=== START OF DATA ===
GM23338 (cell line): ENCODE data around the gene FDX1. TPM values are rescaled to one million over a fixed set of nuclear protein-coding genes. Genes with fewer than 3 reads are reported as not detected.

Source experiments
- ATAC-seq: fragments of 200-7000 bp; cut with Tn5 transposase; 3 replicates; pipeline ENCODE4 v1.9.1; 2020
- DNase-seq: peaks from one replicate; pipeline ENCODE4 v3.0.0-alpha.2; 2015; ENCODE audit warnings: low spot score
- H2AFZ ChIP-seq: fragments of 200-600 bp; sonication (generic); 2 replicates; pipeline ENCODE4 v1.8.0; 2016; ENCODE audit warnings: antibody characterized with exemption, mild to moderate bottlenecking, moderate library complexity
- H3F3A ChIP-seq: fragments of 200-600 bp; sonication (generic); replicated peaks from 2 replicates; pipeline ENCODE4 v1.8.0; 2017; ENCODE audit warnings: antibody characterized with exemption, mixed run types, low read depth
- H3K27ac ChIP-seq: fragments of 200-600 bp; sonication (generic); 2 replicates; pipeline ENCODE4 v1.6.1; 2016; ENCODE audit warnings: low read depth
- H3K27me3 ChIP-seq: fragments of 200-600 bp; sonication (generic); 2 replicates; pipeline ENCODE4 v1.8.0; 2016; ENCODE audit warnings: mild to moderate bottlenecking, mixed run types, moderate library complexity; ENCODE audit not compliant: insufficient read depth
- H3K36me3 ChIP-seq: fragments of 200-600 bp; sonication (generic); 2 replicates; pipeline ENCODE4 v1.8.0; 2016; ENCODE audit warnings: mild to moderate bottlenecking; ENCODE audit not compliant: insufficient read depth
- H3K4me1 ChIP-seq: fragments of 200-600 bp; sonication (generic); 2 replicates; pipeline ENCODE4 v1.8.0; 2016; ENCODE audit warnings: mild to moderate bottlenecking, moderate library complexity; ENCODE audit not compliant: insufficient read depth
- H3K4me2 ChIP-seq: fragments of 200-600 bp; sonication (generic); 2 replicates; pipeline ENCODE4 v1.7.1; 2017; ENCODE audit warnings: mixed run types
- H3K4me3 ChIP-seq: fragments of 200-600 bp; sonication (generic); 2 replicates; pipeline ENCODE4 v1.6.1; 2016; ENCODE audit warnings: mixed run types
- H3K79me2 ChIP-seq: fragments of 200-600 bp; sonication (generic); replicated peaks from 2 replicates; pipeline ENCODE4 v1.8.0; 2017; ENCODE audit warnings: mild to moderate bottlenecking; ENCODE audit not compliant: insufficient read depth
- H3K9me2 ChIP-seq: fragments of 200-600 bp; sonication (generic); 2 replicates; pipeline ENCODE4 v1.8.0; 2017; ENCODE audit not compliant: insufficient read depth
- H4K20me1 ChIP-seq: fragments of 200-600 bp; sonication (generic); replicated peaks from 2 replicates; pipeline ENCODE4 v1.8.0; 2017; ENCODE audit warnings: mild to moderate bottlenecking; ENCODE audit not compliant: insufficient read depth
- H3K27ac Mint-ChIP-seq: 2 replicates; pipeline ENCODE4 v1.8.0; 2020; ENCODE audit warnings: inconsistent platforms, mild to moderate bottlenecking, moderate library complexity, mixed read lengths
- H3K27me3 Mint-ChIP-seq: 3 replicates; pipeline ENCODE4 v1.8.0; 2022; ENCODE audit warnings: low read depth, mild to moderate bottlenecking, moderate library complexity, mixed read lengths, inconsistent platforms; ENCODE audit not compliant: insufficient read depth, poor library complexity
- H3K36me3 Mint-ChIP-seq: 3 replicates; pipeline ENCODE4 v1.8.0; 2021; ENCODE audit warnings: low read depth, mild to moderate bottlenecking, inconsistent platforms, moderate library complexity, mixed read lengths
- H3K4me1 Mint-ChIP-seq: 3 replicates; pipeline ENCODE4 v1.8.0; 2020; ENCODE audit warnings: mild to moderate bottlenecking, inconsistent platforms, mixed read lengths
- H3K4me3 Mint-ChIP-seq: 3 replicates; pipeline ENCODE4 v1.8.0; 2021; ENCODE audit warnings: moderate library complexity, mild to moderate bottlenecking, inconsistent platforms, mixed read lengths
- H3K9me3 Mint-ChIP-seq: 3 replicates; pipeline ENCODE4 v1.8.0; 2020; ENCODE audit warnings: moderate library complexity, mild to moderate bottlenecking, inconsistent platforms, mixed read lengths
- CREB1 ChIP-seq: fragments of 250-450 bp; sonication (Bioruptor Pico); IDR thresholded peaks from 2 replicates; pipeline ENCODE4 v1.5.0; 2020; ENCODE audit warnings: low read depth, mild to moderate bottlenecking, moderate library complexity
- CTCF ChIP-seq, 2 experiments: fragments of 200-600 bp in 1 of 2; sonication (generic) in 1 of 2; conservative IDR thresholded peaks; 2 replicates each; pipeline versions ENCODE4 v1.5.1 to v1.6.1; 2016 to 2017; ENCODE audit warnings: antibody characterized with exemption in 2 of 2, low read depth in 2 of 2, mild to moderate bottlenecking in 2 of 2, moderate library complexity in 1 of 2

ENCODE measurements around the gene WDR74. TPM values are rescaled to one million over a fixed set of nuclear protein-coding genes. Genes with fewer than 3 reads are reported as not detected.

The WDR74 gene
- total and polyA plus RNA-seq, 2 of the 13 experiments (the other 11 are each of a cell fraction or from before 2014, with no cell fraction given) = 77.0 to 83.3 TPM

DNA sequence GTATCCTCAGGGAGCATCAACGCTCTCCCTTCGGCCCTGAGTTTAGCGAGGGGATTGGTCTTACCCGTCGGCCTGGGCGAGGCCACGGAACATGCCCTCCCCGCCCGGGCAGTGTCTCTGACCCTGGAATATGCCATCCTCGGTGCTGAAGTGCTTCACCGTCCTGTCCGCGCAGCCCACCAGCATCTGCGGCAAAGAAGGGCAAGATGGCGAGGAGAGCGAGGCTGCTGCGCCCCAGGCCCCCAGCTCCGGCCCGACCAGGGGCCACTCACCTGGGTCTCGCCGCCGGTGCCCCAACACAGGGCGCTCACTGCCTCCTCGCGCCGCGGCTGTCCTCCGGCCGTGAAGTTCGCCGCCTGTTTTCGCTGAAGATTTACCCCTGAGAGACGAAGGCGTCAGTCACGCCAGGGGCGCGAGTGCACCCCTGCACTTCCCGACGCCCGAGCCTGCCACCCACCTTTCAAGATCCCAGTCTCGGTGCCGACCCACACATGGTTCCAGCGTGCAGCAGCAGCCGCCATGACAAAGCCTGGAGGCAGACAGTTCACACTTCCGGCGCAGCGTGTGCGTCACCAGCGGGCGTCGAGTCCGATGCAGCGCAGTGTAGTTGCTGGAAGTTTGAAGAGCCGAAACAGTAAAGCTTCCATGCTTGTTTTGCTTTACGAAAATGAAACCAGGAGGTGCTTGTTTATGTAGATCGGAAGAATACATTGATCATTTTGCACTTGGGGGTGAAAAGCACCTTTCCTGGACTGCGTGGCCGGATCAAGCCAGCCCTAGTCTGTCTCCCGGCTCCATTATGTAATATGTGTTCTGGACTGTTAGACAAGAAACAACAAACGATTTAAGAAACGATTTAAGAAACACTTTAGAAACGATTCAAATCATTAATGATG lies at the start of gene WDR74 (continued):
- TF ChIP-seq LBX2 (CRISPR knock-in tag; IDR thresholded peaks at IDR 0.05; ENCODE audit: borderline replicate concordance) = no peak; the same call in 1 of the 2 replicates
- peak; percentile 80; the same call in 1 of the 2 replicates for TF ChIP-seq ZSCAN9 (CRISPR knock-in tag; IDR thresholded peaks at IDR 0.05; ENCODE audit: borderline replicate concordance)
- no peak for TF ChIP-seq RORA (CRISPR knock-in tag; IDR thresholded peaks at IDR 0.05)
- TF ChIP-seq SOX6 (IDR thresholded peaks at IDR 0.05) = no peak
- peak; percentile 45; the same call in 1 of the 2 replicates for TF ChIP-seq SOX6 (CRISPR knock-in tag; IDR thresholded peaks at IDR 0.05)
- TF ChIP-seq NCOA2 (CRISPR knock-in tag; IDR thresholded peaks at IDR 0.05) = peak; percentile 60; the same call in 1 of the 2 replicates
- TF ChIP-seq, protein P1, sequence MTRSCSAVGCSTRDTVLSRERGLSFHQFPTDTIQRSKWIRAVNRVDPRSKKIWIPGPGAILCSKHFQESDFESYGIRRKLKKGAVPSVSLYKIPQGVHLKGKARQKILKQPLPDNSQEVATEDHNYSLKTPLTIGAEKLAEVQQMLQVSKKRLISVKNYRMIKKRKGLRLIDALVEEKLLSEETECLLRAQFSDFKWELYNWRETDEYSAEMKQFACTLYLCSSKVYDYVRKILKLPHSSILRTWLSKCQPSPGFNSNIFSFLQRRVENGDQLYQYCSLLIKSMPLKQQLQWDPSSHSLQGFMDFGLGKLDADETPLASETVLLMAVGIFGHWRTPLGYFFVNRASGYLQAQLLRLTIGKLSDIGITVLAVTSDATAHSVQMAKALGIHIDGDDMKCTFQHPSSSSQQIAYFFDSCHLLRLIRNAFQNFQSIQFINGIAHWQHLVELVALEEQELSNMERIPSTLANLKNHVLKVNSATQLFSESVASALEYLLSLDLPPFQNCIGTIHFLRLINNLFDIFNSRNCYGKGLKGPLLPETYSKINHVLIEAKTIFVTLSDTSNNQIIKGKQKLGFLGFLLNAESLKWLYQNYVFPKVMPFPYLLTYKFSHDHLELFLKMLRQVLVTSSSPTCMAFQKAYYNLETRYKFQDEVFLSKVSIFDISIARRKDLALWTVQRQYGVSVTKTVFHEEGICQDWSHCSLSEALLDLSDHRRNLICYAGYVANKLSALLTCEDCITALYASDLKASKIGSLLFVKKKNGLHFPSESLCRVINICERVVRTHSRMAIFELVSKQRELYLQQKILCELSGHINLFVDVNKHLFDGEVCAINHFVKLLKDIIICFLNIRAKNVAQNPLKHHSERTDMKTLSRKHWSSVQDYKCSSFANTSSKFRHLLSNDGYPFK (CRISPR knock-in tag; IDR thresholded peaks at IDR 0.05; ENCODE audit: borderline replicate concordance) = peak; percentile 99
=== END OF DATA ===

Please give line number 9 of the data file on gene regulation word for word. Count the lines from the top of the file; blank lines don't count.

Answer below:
- H3K36me3 ChIP-seq: fragments of 200-600 bp; sonication (generic); 2 replicates; pipeline ENCODE4 v1.8.0; 2016; ENCODE audit warnings: mild to moderate bottlenecking; ENCODE audit not compliant: insufficient read depth